While connections 6l, 49, and 6l have been described as wire line connections in order to illustrate a basic arrangement of the invention, it is within the scope of the invention to utilize carrier `current communications systems currently employed by utility companies with equally efficient results. Under some circum-` stances the use of such expedients will not be available and resort may then be made Lto other telemetering schemes, examples or" some of which that are obviously applicable to the basic invention will be found in the book, Principles and Methods of Telemetering by P. A. Borden and G. M. Thynell, published by Reinhold Publishing Corp., 1948. In such a case, it is contemplated that the operation be carried out by modifying a conventional receiver in accordance with known circuitry to provide a control receiver 'll located .near power measuring device 35 and tuned to transmitter 4| to actuate the former in response to carrier intensity changes. Power measuring device 35, under control receiverv 1I andcontrol circuitry 45 would provide an output indicative of the desired intelligence which is then used to modulate a data transmitter 13 to 'elay the data to a data receiver 'l5 by means of a radiant energy beam path established by U. H. F. antennas 'I1 and '19. l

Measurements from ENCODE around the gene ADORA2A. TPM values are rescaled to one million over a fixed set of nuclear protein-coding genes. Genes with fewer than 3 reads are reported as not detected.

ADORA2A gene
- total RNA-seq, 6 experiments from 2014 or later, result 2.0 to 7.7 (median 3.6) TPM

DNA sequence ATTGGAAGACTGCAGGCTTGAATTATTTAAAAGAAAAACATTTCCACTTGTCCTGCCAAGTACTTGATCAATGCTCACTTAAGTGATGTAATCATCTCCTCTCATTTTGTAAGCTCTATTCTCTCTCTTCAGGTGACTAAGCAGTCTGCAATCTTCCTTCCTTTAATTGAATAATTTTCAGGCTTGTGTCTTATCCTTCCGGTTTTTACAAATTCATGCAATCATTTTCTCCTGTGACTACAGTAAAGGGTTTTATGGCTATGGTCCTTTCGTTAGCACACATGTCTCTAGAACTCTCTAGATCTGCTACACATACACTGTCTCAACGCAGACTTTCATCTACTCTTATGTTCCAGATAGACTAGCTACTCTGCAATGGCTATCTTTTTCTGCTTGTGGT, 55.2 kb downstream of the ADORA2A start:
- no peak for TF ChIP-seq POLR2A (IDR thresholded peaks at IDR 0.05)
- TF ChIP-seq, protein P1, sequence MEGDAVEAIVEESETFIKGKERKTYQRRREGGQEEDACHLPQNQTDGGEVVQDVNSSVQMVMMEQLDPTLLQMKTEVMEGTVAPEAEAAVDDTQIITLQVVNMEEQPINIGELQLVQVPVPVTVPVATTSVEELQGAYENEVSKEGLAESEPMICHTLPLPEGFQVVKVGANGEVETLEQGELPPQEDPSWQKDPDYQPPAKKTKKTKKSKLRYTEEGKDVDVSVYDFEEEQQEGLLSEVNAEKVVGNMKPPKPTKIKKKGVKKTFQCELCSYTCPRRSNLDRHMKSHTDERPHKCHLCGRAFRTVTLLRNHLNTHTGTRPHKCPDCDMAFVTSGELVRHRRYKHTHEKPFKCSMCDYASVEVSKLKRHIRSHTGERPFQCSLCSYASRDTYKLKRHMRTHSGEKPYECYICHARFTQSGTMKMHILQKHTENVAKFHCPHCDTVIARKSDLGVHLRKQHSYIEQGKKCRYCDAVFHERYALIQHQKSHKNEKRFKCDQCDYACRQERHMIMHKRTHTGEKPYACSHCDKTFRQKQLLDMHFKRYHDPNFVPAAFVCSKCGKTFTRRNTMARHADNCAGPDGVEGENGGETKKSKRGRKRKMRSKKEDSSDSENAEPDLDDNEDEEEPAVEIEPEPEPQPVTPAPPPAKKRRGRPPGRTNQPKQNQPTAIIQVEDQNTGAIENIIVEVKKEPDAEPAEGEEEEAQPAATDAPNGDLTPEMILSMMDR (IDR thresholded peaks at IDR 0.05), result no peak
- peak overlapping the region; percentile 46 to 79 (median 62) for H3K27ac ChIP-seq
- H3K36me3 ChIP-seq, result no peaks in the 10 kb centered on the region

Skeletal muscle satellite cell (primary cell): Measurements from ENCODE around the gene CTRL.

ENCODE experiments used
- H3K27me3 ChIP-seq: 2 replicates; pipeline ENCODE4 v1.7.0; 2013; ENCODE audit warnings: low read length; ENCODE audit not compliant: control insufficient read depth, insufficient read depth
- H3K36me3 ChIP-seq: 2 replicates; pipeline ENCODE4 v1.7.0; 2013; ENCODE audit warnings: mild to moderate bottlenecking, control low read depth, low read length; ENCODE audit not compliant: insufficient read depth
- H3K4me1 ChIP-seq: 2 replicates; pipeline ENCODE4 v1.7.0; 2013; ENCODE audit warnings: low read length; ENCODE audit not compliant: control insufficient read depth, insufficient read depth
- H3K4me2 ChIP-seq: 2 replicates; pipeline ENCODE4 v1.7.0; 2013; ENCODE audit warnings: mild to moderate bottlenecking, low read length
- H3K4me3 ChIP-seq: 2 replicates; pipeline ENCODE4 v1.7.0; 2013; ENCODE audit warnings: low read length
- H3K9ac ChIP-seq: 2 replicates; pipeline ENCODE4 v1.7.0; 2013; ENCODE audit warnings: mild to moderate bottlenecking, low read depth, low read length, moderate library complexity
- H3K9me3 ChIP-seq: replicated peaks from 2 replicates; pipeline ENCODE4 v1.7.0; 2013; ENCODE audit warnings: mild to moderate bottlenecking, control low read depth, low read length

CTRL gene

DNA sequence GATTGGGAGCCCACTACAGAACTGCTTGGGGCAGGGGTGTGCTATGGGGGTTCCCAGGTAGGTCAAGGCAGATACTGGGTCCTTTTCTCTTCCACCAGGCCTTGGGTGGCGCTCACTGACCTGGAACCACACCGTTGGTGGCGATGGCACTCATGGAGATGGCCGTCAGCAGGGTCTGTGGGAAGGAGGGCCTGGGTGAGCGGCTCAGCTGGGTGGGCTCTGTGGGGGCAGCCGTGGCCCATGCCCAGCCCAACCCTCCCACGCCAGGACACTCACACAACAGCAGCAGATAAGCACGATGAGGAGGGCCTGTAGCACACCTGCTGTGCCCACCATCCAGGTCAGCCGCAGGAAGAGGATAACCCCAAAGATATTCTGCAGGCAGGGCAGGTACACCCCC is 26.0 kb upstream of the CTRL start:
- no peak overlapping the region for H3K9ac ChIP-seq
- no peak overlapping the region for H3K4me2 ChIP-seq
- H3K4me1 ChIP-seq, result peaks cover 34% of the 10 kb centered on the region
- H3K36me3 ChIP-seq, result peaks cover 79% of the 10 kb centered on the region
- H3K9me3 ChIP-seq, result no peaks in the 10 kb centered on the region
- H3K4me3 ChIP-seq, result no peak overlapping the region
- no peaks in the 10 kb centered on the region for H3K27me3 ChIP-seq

Alternatively a completely separate communication system is provided as shown by control transmitter and data receiver 8i operable under control vofcontrol circuitry to transmit conditioning signals to a control receiver and data transmitter 83 over a radio relaying path established by antennas 8l and 8S. Receiver-transmitter 83 is operatively coupled to power measuring device 36 as in the previously mentioned arrangement for control of device 36 and transmission of the resultant data back to data indicator 9| which may be of substantially the same construction as data indicator 5| although it is not necessarily so limited. An advantage of this more complex arrangement is of course found in its use as an auxiliary communication channel between the power measuring point and the broadcasting station.
While the invention has been described in terms of rather specific embodiments, it should be understood that other arrangements will be suggested to one skilled in the art without departing from the spirit and scope of the invention.